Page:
Mimic: Director's Cut (Movie Review)
I've talked about my childhood enough in my reviews that I'm sure you've been able to deduce what everyone who knows me knows to be true; I was a pretty weird kid. My favorite movie when I was 10? "Evil Dead". Favorite TV show? "Twin Peaks". Boyhood crush? Mira Sorvino. At some point, my Dad took me to go see "Mimic" in theaters and something about the blonde beauty caused 11 year old me to start seriously crushing. Naturally, I tried to see the rest of her filmography which ranged from awesome (John Woo's "The Replacement Killers") to awful ( the Lisa Kudrow vehicle "Romy and Michelle's High School Reunion"). Fourteen years later, "Mimic" is back in the form of a swanky new Director's Cut. But how does it stand up without the warm and fuzzy feelings of my childhood crush?
Now being 25, the first thing to grab my attention is that "Mimic" was directed by Guillermo Del Toro, who was still a relatively unknown name back in 1997. Being an obscure, foreign director, Del Toro had not yet earned the creative freedom he demands on the set and as a result, has vocally disowned "Mimic", citing numerous creative clashes with the film's producers, the Weinsteins. That said, Del Toro, has come out as saying that this Director's Cut is his attempt to reclaim "Mimic" and that he's happy with the end product. Unfortunately for Del Toro, I think I'm going to have to side with the Weinsteins on this one.
Director's Cuts tend to be a mixed bag. On one hand, you have visionary directors who want to do something bold and daring that get held back by a conservative studio worried about the bottom line and not the art. Ridley Scott's recent "Final Cut" of "Blade Runner" is an excellent example of a great film that was held back by a cautious studio. On the other hand, you have egotistical, bull-headed directors that demand full creative freedom, even if it comes at the price of torpedoing their work. There's a reason why everyone loves "Empire Strikes Back" (it had the most outside influence from people not named George Lucas) yet hates the Prequel Trilogy (full-blown Lucas). "Mimic" falls somewhere in the middle. While Del Toro and the Weinsteins may have had creative differences, there are underlying structural problems that are sadly exacerbated in Del Toro's cut.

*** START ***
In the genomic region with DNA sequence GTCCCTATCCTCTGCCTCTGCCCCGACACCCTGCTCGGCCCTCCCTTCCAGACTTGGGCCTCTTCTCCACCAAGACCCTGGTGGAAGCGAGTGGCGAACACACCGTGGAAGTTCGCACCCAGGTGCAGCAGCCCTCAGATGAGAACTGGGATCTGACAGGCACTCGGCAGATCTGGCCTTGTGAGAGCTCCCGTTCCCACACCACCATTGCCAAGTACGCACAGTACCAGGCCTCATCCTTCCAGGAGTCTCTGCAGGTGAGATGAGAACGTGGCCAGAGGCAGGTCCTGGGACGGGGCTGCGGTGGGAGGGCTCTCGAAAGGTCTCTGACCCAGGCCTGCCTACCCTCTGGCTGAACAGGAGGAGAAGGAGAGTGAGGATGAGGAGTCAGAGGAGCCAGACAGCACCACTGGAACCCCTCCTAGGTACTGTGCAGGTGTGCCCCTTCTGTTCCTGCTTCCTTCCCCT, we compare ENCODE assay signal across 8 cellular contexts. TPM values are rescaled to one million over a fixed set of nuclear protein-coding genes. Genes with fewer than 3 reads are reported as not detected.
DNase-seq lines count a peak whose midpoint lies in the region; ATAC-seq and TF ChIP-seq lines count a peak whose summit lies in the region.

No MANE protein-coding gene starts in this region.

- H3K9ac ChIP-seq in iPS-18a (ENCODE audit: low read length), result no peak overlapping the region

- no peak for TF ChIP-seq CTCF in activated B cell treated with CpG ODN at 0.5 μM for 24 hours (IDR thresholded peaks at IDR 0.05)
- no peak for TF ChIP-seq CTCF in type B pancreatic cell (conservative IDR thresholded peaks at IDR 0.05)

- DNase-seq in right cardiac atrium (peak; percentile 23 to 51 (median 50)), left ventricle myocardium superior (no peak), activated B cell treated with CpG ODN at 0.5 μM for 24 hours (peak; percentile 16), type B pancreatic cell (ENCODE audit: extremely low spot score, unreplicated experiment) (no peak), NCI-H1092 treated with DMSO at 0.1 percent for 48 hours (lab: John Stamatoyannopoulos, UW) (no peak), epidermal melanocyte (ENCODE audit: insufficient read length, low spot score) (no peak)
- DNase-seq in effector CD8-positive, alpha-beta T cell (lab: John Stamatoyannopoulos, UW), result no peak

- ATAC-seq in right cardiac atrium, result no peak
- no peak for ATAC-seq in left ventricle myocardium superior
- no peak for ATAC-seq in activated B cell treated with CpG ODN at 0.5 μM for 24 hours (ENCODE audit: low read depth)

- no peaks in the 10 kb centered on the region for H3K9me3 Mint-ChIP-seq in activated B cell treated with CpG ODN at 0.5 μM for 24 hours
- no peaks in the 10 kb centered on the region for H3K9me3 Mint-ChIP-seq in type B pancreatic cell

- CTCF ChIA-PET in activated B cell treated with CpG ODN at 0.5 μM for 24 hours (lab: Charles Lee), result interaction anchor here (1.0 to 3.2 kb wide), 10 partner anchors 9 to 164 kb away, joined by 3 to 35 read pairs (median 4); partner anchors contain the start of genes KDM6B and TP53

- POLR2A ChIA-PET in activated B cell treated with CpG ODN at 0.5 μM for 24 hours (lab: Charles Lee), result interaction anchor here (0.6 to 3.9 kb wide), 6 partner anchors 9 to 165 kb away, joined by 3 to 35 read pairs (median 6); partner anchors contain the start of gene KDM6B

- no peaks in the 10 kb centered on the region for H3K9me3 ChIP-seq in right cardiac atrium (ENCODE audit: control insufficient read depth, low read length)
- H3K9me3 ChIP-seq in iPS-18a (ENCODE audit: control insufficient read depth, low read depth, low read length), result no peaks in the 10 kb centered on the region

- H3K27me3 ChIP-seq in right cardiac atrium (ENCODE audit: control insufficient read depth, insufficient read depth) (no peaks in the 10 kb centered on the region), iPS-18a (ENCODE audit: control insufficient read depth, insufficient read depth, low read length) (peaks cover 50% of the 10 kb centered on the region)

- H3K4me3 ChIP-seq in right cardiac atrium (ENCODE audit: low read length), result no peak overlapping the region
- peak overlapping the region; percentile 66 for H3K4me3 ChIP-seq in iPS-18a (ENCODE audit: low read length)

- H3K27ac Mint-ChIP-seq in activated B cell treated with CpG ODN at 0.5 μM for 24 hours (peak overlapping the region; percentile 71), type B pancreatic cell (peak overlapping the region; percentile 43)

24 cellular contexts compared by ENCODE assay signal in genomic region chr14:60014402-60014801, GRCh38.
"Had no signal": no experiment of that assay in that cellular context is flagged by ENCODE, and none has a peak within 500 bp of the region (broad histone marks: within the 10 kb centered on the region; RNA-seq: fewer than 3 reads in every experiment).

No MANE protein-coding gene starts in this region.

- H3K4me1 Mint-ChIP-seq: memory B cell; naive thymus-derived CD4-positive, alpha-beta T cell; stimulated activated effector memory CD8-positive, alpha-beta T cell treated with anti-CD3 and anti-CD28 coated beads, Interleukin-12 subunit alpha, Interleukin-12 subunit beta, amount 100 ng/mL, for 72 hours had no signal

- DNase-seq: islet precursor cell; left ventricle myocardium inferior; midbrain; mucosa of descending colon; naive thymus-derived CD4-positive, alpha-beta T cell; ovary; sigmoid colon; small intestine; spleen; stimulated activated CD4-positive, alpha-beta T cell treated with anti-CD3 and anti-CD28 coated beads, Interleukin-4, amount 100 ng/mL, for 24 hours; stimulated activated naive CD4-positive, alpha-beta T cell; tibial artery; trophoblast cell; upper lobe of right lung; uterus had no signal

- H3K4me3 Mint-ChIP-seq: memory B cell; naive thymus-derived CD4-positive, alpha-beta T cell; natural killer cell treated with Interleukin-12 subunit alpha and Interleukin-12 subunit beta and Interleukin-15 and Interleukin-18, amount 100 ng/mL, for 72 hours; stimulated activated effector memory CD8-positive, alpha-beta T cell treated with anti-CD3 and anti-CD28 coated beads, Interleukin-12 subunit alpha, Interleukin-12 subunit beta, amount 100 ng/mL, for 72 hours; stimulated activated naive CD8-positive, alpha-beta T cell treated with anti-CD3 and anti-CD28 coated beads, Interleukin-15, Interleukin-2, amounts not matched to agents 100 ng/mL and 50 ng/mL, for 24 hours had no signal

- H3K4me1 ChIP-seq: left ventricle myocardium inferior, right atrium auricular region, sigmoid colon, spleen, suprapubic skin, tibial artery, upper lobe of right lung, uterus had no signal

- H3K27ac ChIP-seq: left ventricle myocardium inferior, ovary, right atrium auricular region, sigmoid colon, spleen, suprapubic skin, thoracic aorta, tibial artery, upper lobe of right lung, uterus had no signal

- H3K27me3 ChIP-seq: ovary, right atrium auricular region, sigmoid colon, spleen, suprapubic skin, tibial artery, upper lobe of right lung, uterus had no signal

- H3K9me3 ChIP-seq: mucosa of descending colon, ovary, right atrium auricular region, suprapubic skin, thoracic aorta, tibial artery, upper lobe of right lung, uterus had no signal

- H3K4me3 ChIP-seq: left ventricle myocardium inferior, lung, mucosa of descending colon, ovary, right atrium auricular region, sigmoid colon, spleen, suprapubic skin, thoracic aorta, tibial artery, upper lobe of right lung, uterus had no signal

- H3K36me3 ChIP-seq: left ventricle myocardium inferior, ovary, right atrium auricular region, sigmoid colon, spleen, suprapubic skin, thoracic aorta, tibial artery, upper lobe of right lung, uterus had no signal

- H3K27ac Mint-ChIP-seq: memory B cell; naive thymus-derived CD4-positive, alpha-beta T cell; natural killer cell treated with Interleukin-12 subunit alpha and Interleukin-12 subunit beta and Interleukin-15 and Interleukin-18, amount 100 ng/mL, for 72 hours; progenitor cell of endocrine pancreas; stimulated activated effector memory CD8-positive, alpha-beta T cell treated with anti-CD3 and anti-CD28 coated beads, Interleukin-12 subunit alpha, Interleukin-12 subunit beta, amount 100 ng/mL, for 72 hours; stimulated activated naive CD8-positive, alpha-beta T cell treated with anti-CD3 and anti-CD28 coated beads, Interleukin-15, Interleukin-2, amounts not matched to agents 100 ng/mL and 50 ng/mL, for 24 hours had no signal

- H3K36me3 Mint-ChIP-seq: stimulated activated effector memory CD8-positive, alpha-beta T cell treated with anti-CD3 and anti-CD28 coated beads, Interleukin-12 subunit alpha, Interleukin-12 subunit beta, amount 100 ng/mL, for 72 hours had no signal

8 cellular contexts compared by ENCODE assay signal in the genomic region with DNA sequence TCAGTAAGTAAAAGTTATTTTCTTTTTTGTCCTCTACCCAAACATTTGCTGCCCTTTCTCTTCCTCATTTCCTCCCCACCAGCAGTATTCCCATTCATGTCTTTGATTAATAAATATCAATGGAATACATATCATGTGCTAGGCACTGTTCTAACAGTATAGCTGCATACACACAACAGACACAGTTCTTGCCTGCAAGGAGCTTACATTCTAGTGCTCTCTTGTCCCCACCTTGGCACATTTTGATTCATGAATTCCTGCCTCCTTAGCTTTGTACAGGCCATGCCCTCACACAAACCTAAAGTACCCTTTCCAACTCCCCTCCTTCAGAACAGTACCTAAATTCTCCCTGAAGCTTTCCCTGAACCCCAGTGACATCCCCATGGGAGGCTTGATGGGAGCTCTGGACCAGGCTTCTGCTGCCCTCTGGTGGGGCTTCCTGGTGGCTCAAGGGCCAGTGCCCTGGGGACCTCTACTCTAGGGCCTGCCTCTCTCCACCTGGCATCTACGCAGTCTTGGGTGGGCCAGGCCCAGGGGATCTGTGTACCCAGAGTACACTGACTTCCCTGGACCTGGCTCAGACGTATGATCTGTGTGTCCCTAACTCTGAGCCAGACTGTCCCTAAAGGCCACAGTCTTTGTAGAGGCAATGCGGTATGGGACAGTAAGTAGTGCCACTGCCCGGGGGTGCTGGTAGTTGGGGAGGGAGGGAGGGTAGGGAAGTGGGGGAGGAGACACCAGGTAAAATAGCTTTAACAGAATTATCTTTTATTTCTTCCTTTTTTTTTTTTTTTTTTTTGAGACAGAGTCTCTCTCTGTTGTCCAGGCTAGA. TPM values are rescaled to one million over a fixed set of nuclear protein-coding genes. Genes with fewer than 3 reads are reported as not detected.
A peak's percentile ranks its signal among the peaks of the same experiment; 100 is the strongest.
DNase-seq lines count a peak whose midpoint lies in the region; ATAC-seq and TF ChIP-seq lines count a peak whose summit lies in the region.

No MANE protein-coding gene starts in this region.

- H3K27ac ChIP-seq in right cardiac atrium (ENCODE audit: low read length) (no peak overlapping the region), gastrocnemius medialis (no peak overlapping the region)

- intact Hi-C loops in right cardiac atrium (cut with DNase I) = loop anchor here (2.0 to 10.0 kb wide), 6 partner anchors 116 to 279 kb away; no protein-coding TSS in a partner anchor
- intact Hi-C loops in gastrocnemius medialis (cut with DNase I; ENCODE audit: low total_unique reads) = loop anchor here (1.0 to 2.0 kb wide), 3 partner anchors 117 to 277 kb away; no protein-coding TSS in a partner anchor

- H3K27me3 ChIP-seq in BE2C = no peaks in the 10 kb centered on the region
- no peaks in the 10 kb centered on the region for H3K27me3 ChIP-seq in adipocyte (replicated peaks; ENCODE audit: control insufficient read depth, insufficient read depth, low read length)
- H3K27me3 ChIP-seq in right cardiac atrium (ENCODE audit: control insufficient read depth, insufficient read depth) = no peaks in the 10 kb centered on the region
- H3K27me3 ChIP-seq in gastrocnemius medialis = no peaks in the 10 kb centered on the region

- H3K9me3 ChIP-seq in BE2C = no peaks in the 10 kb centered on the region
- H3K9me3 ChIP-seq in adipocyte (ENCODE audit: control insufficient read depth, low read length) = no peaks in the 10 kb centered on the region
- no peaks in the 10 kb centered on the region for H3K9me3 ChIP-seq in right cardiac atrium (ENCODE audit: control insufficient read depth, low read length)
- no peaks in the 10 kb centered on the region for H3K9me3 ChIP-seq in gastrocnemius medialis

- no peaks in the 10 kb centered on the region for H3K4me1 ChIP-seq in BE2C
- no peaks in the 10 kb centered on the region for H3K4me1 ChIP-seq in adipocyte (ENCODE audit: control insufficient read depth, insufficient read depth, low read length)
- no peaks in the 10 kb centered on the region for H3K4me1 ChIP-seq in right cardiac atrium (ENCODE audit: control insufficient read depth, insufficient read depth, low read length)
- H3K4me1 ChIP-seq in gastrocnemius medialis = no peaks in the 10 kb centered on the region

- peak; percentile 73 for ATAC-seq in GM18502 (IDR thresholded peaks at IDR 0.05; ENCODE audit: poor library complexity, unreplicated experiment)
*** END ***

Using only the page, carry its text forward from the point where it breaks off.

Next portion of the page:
For one, the plot is fairly disjointed. Things open in a hospital that's inundated with sick children, the result of a plague-like illness that is running rampant through the children of New York. As the disease is uncurable, the only solution is to kill the carriers of the disease, the common cockroach. A hybrid roach that is genetically created to kill off the infected roaches, is unleashed in the subways and the plague is cured. Three years later, bodies and mysterious insects are showing up in the subway, leading those who created the hybrid insect to question whether the subjects are still alive and evolving at an accelerating rate.
There's an odd shift in tone as the first 15 to 20 minutes focus on the plague pretty heavily. Then, once it's cured, it's never mentioned again. It's an odd decision, as ultimately the plague is simply the driving force behind the creation of the monster, yet it could easily be the subject of it's own film. There's also no visible after effects of the plague, which is inconsistent with the tone of the first 20 minutes, where it seems like some serious "Children of Men" shit is about to break out. In the grand scheme of things, it simply answers the why behind the monsters existence, which could have been answered with numerous other plot devices that wouldn't have eaten up so much screen time.
That's worth noting, as "Mimic" is plagued by serious pacing problems throughout. While the Director's Cut only adds a little over 10 minutes to the running time, it's adding 10 minutes to an already bloated hour and 45 minutes. Clocking in at just shy of two hours, the Director's Cut is simply filled with way too much downtime. While the whole plague backstory is a significant cause, there's still way too much exposition and shifts in pacing. Watching "Mimic" is like driving with a teenage driver, things will speed up and then drop back down multiple times instead of hitting one consistent pace throughout. While you get to the same place at the end, one path is a much more enjoyable way to get there. This isn't that path.
Del Toro is an astoundingly gifted director when it comes to visuals, and that skill is definitely on display here. The underground scenes in the subway are beautifully shot and framed and really highlight Del Toro's talent. However, Del Toro was a young, raw director when he made "Mimic". While the visual prowess and eye for mood-setting are all here, the rest of Del Toro's toolbox hadn't really caught up in 1997. The sometimes questionable acting, disjointed plot and long, drawn-out runtime ultimately doom "Mimic", even in this Del Toro approved Director's Cut. However, his raw talent is on display and obvious despite the other problems which prevent "Mimic" from being at the same level as his other work. That said, Del Toro fans should check this out to get a better understanding of where he started and to get a better appreciation for where he is now. Everyone else? Just forget it exists, much like the man himself.